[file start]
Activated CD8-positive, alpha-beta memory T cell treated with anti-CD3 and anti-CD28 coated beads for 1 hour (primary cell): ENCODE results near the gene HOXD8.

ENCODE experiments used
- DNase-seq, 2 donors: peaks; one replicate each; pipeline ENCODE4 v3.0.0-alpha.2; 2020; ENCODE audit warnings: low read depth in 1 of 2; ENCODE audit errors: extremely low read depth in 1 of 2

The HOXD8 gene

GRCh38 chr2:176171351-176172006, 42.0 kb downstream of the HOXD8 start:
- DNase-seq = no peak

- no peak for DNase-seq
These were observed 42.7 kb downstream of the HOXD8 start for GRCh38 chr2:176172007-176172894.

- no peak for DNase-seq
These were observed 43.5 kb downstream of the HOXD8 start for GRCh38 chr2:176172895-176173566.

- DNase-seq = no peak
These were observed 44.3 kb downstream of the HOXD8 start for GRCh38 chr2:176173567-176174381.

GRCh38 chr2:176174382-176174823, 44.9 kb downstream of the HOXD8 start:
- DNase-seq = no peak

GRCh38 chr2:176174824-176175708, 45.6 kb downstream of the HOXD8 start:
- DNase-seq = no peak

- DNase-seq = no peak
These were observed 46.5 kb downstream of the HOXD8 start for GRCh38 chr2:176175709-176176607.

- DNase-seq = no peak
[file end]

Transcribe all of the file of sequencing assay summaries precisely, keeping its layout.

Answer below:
Activated CD8-positive, alpha-beta memory T cell treated with anti-CD3 and anti-CD28 coated beads for 1 hour (primary cell): ENCODE results near the gene HOXD8.

ENCODE experiments used
- DNase-seq, 2 donors: peaks; one replicate each; pipeline ENCODE4 v3.0.0-alpha.2; 2020; ENCODE audit warnings: low read depth in 1 of 2; ENCODE audit errors: extremely low read depth in 1 of 2

The HOXD8 gene

GRCh38 chr2:176171351-176172006, 42.0 kb downstream of the HOXD8 start:
- DNase-seq = no peak

- no peak for DNase-seq
These were observed 42.7 kb downstream of the HOXD8 start for GRCh38 chr2:176172007-176172894.

- no peak for DNase-seq
These were observed 43.5 kb downstream of the HOXD8 start for GRCh38 chr2:176172895-176173566.

- DNase-seq = no peak
These were observed 44.3 kb downstream of the HOXD8 start for GRCh38 chr2:176173567-176174381.

GRCh38 chr2:176174382-176174823, 44.9 kb downstream of the HOXD8 start:
- DNase-seq = no peak

GRCh38 chr2:176174824-176175708, 45.6 kb downstream of the HOXD8 start:
- DNase-seq = no peak

- DNase-seq = no peak
These were observed 46.5 kb downstream of the HOXD8 start for GRCh38 chr2:176175709-176176607.

- DNase-seq = no peak